Gilead initially engaged with Glympse Bio in preclinical studies "to better understand the power of the platform and to use some of its own clinical datasets to link protease activity and liver disease with the activity probes," Subramanian said. "[The collaboration] has moved from evaluating a scientific concept to the development of a platform for use in Phase I drug studies where you get a sense of how to deliver the probes and get an accurate readout."
The Glympse Bio platform "could be very helpful to monitor the response to treatment for pretty much any drug that is being developed to treat NASH," of which there are many, he added.
Blood tests that are both available and in development accurately assess the severity of liver disease, but they provide a single snapshot of what is happening and have low clinical utility in monitoring ongoing disease activity, which is crucial to developing therapies, Subramanian said.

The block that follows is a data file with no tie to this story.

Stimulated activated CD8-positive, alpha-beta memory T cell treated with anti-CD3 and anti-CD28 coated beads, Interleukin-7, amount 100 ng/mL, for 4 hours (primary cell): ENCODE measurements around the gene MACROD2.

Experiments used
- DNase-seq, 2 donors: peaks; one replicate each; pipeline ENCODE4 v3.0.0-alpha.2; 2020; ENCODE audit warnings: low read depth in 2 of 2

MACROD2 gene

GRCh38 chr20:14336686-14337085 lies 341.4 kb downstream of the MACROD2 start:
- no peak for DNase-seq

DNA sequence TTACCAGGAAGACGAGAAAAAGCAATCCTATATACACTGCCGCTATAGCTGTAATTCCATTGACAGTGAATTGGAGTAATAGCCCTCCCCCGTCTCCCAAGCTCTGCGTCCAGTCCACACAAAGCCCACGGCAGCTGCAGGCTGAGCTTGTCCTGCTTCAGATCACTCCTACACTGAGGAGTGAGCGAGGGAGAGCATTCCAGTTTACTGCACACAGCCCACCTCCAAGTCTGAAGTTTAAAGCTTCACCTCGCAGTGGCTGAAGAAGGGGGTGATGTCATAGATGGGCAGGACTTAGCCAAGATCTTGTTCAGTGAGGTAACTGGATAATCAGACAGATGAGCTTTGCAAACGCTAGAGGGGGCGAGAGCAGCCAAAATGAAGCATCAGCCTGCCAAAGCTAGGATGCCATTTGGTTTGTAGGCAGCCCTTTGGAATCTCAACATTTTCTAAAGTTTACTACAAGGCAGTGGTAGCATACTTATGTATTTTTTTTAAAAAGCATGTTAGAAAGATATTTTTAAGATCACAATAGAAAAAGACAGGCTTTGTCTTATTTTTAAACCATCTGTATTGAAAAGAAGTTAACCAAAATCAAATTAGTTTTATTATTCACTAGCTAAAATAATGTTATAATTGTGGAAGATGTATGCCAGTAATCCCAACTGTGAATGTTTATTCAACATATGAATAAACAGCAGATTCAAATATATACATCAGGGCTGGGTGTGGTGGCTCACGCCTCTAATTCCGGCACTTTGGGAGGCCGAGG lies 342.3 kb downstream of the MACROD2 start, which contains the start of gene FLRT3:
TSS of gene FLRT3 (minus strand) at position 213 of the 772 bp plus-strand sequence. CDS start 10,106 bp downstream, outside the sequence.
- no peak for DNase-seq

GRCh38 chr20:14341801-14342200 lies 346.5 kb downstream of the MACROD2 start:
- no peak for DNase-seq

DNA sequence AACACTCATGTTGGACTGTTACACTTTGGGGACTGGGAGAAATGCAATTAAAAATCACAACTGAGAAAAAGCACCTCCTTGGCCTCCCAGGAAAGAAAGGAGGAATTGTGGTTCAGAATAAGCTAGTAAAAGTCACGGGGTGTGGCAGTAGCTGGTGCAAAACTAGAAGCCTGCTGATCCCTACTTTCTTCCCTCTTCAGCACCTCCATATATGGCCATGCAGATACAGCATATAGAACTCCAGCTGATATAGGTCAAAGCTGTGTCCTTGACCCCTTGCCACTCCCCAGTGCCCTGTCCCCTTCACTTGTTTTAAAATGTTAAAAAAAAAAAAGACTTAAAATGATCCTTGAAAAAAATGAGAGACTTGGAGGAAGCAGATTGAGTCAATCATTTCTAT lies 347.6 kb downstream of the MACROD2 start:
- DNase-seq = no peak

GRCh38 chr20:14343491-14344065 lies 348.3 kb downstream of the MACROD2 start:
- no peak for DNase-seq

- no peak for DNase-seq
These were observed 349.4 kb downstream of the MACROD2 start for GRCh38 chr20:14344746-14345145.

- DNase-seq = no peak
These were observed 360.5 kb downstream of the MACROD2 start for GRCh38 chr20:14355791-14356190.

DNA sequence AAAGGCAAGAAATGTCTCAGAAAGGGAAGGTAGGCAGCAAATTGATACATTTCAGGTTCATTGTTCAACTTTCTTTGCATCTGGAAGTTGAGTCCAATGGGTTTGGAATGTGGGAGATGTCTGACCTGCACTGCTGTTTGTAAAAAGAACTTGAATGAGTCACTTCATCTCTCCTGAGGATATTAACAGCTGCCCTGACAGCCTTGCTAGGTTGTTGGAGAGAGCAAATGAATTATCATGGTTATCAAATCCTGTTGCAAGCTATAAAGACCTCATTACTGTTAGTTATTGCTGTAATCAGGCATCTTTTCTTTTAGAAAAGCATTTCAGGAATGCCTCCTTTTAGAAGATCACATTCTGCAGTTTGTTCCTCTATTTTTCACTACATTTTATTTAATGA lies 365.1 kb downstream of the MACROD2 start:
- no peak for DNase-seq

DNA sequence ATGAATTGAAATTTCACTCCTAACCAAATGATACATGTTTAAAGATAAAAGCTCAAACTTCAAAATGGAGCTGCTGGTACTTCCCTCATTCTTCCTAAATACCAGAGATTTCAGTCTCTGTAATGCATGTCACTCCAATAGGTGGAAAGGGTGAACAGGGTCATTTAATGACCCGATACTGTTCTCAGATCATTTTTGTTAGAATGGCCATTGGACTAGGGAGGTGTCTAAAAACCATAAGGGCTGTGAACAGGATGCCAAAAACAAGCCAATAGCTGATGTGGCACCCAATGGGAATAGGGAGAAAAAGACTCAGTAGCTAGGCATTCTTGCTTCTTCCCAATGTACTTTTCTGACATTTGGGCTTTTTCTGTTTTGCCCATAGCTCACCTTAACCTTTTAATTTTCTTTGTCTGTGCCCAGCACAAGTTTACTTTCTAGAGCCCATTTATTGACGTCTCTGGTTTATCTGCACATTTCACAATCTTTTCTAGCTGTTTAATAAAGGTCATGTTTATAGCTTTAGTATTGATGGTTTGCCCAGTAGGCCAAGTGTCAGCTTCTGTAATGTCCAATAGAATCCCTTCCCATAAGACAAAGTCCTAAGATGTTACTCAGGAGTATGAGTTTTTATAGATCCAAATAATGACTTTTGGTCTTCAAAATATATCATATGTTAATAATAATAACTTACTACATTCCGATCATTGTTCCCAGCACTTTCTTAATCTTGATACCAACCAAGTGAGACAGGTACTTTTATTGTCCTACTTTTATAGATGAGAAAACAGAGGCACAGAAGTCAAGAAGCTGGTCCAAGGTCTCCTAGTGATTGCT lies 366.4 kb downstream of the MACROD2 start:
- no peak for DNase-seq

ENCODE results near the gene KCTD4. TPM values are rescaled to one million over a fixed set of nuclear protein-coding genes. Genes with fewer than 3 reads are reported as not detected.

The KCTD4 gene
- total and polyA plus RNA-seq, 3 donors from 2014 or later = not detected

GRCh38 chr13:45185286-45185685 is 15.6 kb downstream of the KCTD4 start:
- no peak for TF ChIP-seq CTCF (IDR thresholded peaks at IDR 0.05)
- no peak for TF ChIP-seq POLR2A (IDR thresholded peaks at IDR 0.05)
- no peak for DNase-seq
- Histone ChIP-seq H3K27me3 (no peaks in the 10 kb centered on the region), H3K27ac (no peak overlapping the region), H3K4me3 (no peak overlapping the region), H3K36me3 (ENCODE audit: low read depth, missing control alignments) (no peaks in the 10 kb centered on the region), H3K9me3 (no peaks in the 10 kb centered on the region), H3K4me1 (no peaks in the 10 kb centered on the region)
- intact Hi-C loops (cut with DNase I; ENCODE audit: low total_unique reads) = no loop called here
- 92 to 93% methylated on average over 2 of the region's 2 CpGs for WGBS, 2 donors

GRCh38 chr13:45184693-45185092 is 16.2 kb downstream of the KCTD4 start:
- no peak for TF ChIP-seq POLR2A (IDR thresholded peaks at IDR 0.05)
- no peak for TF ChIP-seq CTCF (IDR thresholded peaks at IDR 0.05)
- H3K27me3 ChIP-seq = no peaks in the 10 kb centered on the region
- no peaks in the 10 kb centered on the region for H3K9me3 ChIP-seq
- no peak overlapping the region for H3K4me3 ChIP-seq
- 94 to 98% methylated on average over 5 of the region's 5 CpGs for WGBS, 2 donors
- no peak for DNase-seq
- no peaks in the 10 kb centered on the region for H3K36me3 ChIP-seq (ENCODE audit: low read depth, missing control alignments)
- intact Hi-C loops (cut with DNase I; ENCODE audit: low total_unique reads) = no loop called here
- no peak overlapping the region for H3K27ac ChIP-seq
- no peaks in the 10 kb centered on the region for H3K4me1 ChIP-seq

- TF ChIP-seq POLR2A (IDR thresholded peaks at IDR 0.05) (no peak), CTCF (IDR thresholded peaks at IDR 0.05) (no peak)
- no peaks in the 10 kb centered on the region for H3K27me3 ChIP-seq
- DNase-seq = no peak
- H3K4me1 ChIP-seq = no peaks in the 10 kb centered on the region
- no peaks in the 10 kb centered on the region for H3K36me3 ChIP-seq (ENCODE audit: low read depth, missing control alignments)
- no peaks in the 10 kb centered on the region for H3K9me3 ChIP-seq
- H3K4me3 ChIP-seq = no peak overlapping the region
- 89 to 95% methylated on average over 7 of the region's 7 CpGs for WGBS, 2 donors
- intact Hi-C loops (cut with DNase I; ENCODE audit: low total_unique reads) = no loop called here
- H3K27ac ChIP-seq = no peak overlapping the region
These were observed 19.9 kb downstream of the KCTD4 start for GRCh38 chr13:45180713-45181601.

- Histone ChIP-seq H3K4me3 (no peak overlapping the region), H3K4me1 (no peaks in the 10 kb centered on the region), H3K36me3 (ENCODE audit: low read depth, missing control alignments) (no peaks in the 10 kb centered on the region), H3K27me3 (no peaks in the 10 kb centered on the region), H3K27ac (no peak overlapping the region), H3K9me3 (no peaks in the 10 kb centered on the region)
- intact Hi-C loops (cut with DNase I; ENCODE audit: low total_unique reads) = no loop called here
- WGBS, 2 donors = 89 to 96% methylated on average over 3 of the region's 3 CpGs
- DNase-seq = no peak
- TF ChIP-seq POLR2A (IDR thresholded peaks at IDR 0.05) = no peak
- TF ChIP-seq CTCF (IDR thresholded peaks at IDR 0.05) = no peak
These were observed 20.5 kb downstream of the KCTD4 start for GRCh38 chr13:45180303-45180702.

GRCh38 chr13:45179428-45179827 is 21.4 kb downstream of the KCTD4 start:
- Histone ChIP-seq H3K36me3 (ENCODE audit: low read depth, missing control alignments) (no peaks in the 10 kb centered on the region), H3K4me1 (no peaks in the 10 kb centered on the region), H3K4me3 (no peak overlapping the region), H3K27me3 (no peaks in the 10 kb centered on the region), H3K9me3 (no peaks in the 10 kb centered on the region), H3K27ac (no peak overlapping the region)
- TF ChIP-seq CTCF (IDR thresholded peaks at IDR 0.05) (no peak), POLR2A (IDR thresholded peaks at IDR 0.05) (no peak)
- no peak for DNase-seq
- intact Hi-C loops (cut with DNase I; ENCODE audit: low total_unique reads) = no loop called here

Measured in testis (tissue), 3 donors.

Among tests in development for liver disease, a team of European researchers announced last year that they are evaluating the use of a new blood test to diagnose non-alcoholic fatty liver disease in children.
Additionally, earlier this year, San Diego-based ProSciento announced a partnership with Herlev, Denmark-based Nordic Bioscience to identify blood-based translational biomarkers for nonalcoholic fatty liver disease and NASH.
Palo Alto, California-based DiscernDx recently acquired Newark, California-based Luminist Labs, a privately held developer of diagnostic technology for nonalcoholic steatohepatitis and other liver diseases.
Until now, however, most pharma firms have been trying to show efficacy in NASH treatments by using a liver biopsy as a baseline and then doing testing using the same approach a year and half later, Subramanian said. "In between, you don't know whether the drug is working, but with the Glympse Bio platform you can tease out whether the drug is working before you start seeing big changes in liver stiffness," he added.